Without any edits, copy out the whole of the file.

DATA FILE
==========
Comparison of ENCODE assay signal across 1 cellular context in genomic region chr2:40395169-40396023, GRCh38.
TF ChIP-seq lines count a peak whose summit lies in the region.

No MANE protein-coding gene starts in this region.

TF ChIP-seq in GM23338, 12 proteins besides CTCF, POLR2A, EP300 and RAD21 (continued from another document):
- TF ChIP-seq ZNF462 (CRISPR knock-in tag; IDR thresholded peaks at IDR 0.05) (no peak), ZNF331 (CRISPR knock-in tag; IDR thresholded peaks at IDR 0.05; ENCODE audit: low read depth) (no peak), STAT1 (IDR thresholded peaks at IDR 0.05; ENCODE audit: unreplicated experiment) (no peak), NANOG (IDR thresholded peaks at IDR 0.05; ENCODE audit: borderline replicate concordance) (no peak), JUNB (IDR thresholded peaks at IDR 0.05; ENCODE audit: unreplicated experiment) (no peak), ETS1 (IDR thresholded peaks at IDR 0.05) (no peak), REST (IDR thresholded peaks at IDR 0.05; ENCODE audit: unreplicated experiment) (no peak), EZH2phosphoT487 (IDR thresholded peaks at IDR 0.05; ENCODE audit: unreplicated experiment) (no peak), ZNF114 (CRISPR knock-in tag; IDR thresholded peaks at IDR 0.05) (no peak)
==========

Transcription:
Comparison of ENCODE assay signal across 1 cellular context in genomic region chr2:40395169-40396023, GRCh38.
TF ChIP-seq lines count a peak whose summit lies in the region.

No MANE protein-coding gene starts in this region.

TF ChIP-seq in GM23338, 12 proteins besides CTCF, POLR2A, EP300 and RAD21 (continued from another document):
- TF ChIP-seq ZNF462 (CRISPR knock-in tag; IDR thresholded peaks at IDR 0.05) (no peak), ZNF331 (CRISPR knock-in tag; IDR thresholded peaks at IDR 0.05; ENCODE audit: low read depth) (no peak), STAT1 (IDR thresholded peaks at IDR 0.05; ENCODE audit: unreplicated experiment) (no peak), NANOG (IDR thresholded peaks at IDR 0.05; ENCODE audit: borderline replicate concordance) (no peak), JUNB (IDR thresholded peaks at IDR 0.05; ENCODE audit: unreplicated experiment) (no peak), ETS1 (IDR thresholded peaks at IDR 0.05) (no peak), REST (IDR thresholded peaks at IDR 0.05; ENCODE audit: unreplicated experiment) (no peak), EZH2phosphoT487 (IDR thresholded peaks at IDR 0.05; ENCODE audit: unreplicated experiment) (no peak), ZNF114 (CRISPR knock-in tag; IDR thresholded peaks at IDR 0.05) (no peak)